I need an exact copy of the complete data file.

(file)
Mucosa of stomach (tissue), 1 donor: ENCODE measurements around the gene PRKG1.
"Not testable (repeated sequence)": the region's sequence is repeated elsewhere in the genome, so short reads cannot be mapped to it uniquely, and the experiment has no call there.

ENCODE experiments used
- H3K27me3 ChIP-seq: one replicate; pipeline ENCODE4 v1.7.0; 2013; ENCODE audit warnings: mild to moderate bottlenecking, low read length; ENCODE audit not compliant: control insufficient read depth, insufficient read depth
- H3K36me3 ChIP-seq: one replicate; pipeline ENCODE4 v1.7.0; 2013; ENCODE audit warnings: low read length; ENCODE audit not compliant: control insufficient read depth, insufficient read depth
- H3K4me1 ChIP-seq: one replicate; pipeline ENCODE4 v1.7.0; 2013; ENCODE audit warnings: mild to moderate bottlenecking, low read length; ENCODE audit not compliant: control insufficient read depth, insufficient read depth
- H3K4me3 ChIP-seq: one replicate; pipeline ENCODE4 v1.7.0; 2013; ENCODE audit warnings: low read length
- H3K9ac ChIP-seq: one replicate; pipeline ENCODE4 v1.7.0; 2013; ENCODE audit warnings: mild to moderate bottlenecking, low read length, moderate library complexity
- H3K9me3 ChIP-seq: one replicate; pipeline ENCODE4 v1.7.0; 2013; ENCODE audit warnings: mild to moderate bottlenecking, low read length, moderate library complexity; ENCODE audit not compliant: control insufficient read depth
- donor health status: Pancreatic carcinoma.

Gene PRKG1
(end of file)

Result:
Mucosa of stomach (tissue), 1 donor: ENCODE measurements around the gene PRKG1.
"Not testable (repeated sequence)": the region's sequence is repeated elsewhere in the genome, so short reads cannot be mapped to it uniquely, and the experiment has no call there.

ENCODE experiments used
- H3K27me3 ChIP-seq: one replicate; pipeline ENCODE4 v1.7.0; 2013; ENCODE audit warnings: mild to moderate bottlenecking, low read length; ENCODE audit not compliant: control insufficient read depth, insufficient read depth
- H3K36me3 ChIP-seq: one replicate; pipeline ENCODE4 v1.7.0; 2013; ENCODE audit warnings: low read length; ENCODE audit not compliant: control insufficient read depth, insufficient read depth
- H3K4me1 ChIP-seq: one replicate; pipeline ENCODE4 v1.7.0; 2013; ENCODE audit warnings: mild to moderate bottlenecking, low read length; ENCODE audit not compliant: control insufficient read depth, insufficient read depth
- H3K4me3 ChIP-seq: one replicate; pipeline ENCODE4 v1.7.0; 2013; ENCODE audit warnings: low read length
- H3K9ac ChIP-seq: one replicate; pipeline ENCODE4 v1.7.0; 2013; ENCODE audit warnings: mild to moderate bottlenecking, low read length, moderate library complexity
- H3K9me3 ChIP-seq: one replicate; pipeline ENCODE4 v1.7.0; 2013; ENCODE audit warnings: mild to moderate bottlenecking, low read length, moderate library complexity; ENCODE audit not compliant: control insufficient read depth
- donor health status: Pancreatic carcinoma.

Gene PRKG1